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When we got to Mather Pass, the trail was covered in snow and we followed a  thru-hiker named Colllywobbles up what appeared from the map to be “Mather Pass.”  We couldn’t believe there were no footprints and it was awfully steep and terrifying to go over.

“Don’t look down,”  I kept telling myself as I saw a the steep snowfield I was traversing go down hundreds of feet below me.  “That’s going to be a bad slide if I miss my foot.”  In a couple spots, the snow became so soft that we post-holed (fell through the snow) up to our waists and had to dig ourselves out.

When we got to the top, we didn’t see Collywobbles anywhere, but I did see a recent rockfall/avalanche.

“Oh no!  Collywobbles is dead!”

It became clear that we were on the wrong pass.  The map made it look like the valley we looked down on might connect with the PCT, but it followed a river and some steep slopes—we worried we might face a waterfall and not be able to continue.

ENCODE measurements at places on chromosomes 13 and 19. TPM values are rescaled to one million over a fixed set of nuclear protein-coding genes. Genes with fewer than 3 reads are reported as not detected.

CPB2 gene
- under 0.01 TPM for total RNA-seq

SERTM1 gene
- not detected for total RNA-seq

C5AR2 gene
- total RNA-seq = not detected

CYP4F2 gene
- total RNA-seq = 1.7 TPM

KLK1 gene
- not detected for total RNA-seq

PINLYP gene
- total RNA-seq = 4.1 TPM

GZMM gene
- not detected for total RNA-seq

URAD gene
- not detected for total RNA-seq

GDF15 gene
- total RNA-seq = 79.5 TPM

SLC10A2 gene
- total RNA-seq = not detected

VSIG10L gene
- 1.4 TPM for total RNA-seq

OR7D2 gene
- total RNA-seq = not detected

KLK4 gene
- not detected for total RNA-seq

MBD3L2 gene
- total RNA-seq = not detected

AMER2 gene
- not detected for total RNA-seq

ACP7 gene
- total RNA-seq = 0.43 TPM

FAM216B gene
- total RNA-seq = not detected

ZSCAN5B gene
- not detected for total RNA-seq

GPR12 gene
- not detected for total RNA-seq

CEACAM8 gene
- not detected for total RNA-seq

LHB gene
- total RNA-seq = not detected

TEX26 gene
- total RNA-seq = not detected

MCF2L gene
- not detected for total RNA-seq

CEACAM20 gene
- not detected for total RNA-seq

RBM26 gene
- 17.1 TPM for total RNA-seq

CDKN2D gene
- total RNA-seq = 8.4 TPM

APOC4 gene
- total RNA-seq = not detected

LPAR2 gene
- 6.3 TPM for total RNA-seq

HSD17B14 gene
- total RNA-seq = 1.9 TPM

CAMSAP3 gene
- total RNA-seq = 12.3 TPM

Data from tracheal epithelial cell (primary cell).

As much as I *hated* the idea of going back down the terrifying slope we’d just come up, we decided it best to go down and find the real pass.

By the time we got down and up and over the real pass, the snow was soft and I felt my foot slip twice at the top of the real pass.  We left a note for other hikers showing where the real pass goes. (Note: 4 years later, I learned that a friend of mine from the PCT, Super Dave, had found that note several days later and was incredibly thankful that he read it and didn’t end up the wrong “pass.” So glad that it ended up helping someone.)

Epilogue of this adventure: A ranger we met told us a few days later that we went over the old PCT-route.  Collywobbles found his way back to the PCT in what ended up being a shortcut.